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Parents, be careful with infant sleep machines at high volumes

Nearly all new parents understand what it feels like when their babies simply will not go to sleep. The whole household tends to become sleep deprived when tiny babies cannot find a way to settle down. A number of products and devices have been created in order to help new parents get their children to sleep. Among the most widely used are sound machines that mimic a variety of noises which may include a mother’s heartbeat, ocean waves, rain and other forms of white noise.

Many parents swear by these infant sound machines, including those located inside stuffed animals. However, it is important for parents to understand that these machines may be regarded as dangerous products when they are played at loud volumes.

According to recent research conducted by experts at the University of Toronto, sleep machines may damage infants’ hearing when these machines are played at their maximum volumes. Though the mathematics of the research are complex, the researchers’ conclusions are quite clear. Of 14 popular infant sleep machines that the researchers tested, every single machine exceeded safe decibel limits set by an expert panel in 1999 when the machines were placed at maximum volume and set 100 centimeters from an infant’s head. Several even exceed the workplace safety decibel limits set for adults by the National Institute for Occupational Safety and Health.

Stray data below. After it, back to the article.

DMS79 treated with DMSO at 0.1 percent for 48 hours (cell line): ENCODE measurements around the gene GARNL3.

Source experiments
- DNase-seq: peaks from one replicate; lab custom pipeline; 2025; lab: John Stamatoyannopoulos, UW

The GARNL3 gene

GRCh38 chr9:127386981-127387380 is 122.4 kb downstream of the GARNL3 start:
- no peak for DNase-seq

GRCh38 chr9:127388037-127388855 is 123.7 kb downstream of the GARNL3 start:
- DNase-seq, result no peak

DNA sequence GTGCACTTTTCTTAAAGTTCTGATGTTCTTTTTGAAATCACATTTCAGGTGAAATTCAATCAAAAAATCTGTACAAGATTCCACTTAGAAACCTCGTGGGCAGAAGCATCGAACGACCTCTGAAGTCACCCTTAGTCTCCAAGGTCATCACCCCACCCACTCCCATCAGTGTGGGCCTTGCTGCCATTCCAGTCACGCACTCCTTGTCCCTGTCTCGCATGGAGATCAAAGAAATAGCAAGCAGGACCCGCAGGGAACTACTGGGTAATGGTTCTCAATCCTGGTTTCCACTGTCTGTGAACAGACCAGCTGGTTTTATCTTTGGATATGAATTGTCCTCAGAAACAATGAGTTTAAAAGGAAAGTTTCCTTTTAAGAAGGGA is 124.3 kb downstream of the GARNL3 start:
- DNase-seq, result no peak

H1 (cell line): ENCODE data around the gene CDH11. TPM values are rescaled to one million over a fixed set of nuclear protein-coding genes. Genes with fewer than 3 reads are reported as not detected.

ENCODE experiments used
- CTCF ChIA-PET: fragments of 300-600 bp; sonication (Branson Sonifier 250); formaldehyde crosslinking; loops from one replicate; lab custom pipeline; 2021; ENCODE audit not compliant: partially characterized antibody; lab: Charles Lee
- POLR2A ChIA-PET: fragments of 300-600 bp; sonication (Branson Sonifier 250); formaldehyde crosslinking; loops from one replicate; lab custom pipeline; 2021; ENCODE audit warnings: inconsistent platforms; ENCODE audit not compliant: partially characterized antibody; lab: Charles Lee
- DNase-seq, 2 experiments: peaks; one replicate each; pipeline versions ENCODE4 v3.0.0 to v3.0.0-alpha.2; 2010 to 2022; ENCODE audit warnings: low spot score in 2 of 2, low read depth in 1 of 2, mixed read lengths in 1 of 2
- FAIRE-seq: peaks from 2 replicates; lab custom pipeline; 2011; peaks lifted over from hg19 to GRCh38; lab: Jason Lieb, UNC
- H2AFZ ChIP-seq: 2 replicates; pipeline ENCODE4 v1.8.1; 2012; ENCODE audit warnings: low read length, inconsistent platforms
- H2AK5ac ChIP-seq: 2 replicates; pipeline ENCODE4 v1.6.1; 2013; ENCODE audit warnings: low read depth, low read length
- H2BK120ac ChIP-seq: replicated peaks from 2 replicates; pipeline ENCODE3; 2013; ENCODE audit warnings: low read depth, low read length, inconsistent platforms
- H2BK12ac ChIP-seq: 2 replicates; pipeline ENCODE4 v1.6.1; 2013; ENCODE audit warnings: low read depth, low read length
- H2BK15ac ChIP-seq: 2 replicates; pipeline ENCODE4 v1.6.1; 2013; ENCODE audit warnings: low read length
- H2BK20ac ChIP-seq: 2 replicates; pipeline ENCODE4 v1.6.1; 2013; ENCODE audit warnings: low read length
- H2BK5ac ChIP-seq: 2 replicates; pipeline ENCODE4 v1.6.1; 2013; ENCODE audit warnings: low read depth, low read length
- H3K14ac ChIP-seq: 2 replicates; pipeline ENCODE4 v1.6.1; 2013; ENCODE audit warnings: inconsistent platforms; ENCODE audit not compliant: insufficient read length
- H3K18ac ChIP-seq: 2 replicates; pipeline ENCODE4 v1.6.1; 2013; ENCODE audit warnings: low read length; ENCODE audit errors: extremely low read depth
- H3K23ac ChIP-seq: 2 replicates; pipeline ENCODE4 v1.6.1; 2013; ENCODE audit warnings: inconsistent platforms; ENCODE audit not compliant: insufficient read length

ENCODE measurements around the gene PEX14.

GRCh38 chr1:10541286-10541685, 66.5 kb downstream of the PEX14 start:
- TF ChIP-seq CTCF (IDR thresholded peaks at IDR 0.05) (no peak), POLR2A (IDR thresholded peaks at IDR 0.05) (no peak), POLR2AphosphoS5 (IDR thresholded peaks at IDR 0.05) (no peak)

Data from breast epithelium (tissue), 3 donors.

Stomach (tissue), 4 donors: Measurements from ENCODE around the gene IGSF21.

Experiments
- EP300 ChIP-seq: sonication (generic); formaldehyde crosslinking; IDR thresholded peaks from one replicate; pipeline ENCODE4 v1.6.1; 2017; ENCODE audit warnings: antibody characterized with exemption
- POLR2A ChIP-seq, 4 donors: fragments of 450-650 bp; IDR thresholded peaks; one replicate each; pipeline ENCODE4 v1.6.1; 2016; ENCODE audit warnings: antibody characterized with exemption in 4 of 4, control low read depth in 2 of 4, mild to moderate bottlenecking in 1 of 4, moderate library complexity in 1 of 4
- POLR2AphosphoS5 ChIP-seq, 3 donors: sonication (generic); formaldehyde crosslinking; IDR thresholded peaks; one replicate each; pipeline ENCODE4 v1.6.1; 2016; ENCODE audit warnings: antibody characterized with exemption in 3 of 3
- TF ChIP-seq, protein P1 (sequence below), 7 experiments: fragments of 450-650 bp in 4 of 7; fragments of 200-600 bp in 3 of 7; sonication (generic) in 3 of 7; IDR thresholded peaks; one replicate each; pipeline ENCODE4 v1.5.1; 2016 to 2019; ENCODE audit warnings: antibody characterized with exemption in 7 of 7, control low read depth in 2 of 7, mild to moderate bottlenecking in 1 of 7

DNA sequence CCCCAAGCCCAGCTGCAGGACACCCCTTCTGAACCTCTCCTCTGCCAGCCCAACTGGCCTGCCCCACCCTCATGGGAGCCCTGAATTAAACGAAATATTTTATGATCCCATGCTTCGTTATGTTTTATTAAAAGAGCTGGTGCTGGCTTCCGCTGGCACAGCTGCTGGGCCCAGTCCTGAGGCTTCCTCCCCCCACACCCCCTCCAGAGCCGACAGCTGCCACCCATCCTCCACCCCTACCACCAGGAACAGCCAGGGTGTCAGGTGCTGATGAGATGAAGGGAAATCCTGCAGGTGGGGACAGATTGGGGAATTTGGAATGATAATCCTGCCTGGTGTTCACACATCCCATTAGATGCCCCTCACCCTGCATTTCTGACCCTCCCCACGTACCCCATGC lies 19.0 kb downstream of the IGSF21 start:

These infant noise machines are often lifesavers for sleep deprived babies and parents. But they must be used at lower volumes and must be placed away from babies’ heads in order to ensure that they do not cause infant hearing loss.

Source: New York Times, “Infant Sleep Machines at Maximum Volume Reported as Hearing Risk,” Catherine Saint Louis, March 3, 2014

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